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April Newsletter - Only Eat the Green Smarties

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Who doesn’t like smarties? One handful is as good as the next (i.e the taste of them all is highly correlated). What if they changed them so only the green and blue ones tasted good and the others tasted terrible (i.e. the taste of the green and yellow became highly uncorrelated)? What would you do? Most likely you would become a bit more choosey about picking out the good ones and tossing the bad ones. Zoe says more like Jelly Bellies ;o)


Essentially, that seems to be where we are in the equity markets, at least here in North America. There is good news and bad news.


First the Bad News


Stocks and sector correlations are at their lowest level in 15 years. Normally, if the broad market goes up, either TSX or S&P 500, most of the underlying sectors go up. Further, if a sector goes up, most of the underlying stocks go up. In a strong breeze, even turkeys can fly kind of stuff. This is when there is a good deal of correlation among the sectors and their underlying stocks or companies.


What we have now is a market where there is very little correlation. The broader markets are up but underneath that some sectors are up and some are down. Further, at the sector level, some stocks are up and some are down. Let’s look at some examples.


First for context, at time of writing (April 25, 2017) the TSX is up 3.0% year to date. The Dow Jones Industrial Index is up 6.3%. Both as reported on Thomson One quote service.


In Canada for example the energy sub-index is down -9.70% whereas the financials are up about 3.60%. The U.S. is similar. These again as quoted by Thomson One, April 25, 2017.


Underlying the sectors are individual company stocks which are again uncorrelated, i.e.  some are green and some are yellow?


Taking some of the BMO research from their Red Book of April 2017, they have the following opinions even within the same sectors.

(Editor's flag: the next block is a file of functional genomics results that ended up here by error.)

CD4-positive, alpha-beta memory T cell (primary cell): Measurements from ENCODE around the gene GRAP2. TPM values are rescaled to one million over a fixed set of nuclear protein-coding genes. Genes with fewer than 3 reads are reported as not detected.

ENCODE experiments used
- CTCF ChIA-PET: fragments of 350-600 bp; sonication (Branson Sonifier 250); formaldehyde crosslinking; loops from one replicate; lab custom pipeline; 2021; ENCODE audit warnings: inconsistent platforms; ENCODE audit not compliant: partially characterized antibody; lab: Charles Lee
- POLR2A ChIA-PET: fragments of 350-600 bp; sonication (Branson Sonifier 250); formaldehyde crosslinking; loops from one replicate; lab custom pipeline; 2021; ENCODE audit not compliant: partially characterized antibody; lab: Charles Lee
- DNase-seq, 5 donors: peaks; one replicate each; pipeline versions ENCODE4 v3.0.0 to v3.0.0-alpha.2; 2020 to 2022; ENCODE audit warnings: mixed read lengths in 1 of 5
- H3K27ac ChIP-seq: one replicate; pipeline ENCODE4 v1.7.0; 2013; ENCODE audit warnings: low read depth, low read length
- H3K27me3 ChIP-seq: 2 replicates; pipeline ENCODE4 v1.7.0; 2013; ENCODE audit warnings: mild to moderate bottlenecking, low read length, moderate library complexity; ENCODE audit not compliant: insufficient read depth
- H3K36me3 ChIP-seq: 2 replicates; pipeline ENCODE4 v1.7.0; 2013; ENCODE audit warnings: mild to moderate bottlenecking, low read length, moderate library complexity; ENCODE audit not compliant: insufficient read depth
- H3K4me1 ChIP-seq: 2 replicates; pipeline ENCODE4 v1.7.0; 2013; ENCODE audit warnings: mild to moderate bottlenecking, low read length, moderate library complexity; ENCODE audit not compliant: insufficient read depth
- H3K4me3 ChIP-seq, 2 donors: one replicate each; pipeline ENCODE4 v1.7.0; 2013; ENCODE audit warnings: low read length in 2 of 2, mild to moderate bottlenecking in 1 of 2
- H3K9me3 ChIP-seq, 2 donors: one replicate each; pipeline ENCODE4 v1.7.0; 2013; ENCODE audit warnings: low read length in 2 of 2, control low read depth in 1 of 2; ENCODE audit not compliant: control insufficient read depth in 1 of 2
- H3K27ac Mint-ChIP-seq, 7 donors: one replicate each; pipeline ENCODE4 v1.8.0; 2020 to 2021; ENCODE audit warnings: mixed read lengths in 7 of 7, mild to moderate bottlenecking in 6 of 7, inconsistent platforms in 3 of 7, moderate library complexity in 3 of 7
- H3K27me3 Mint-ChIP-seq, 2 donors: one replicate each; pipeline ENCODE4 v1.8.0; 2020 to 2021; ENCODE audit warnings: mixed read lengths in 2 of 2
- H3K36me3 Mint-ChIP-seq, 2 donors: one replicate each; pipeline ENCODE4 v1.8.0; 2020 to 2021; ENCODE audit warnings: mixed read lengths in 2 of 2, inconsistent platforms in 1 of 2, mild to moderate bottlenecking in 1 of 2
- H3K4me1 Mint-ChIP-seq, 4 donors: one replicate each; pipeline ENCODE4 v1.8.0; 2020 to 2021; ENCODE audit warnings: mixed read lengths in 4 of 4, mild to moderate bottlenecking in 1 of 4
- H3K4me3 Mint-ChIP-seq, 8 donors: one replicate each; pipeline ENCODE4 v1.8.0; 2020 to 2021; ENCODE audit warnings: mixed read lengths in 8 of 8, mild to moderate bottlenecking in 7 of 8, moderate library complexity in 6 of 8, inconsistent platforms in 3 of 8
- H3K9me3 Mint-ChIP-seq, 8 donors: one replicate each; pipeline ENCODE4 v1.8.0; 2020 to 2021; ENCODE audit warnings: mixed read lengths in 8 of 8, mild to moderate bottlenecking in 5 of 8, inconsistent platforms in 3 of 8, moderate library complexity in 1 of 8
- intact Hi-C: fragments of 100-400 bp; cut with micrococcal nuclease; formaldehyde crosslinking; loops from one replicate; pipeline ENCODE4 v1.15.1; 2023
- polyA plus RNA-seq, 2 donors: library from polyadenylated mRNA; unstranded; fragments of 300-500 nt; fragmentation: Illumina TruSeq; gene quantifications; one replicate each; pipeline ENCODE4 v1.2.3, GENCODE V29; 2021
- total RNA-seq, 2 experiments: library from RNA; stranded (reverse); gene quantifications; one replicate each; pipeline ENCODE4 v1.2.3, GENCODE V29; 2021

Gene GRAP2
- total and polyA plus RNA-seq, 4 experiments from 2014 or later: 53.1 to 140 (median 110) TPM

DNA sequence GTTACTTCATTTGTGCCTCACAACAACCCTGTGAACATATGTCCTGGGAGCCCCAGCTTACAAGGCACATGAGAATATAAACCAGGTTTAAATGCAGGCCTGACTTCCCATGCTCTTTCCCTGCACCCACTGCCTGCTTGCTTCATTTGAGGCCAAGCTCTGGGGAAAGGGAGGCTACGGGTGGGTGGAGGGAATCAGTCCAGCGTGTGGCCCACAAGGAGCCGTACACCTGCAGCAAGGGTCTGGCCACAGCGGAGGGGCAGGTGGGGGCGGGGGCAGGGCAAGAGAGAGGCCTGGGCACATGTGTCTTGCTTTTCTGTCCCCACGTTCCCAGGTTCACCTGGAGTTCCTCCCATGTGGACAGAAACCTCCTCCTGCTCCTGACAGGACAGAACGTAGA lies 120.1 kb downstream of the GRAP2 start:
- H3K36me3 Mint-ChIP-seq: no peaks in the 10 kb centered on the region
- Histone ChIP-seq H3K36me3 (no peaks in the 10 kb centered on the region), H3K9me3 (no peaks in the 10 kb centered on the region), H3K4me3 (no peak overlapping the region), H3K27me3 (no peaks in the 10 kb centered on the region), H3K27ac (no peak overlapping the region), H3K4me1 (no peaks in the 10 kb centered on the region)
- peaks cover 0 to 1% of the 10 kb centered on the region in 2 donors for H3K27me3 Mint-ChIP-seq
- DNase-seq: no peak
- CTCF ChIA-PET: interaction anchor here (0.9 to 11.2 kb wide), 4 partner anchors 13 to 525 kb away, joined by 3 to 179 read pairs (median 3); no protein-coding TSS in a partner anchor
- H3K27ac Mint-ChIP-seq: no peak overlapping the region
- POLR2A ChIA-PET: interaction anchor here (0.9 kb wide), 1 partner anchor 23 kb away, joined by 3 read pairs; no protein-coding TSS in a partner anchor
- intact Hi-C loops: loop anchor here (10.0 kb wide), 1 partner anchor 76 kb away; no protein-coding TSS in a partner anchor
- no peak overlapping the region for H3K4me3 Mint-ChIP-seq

Consumer Discretionary

Company                 12-month target price

Wal-Mart                  -9%

Costco                     +9%



Company                 12-month target price

Bristol-Myers            -14%

Merck                       +14%



Company                 12-month target price

Wells Fargo              -7%

Citigroup                  +8%


Now. Just as a word of caution. Analysts are all really smart but to make it perfectly clear, even really smart people can be wrong. It takes two sides to make a market. For example. In the same BMO research report, the analyst, Kelly Bania said at the time that her best bet was David’s Tea, DTEA. It was trading at $7.35 and she concluded that the actual one year target price was $9.00 for an estimated gain of 22.5%. Shortly after, David’s Tea came out with a report showing lower than expected earnings and problems with inventory so the stock price dove to $6.35 and Kelly has revised her target to $5.50. Ooops.


The point here is that it appears to be a stock pickers market and active management has the opportunity to outperform passive ETFs. To substantiate the point, at time of writing the Dow is up 6.3% and the TSX up 3.0% year to date. Our philosophy, especially in times like these when the correlation is lower, is to pick the best in class mutual fund, active manager who we believe can outperform the index. For example, as reported by Morningstar Advisor at time of writing the BMO US Equity fund is up 6.79% year to date and the Mawer Canadian Equity fund is up 3.80% so in this kind of market active management wins. (please see below for the 1,3,5 and 10 year returns of both of these funds). For stocks, we are looking at the best in class for a given sector, for example, Bank of America for US Financials.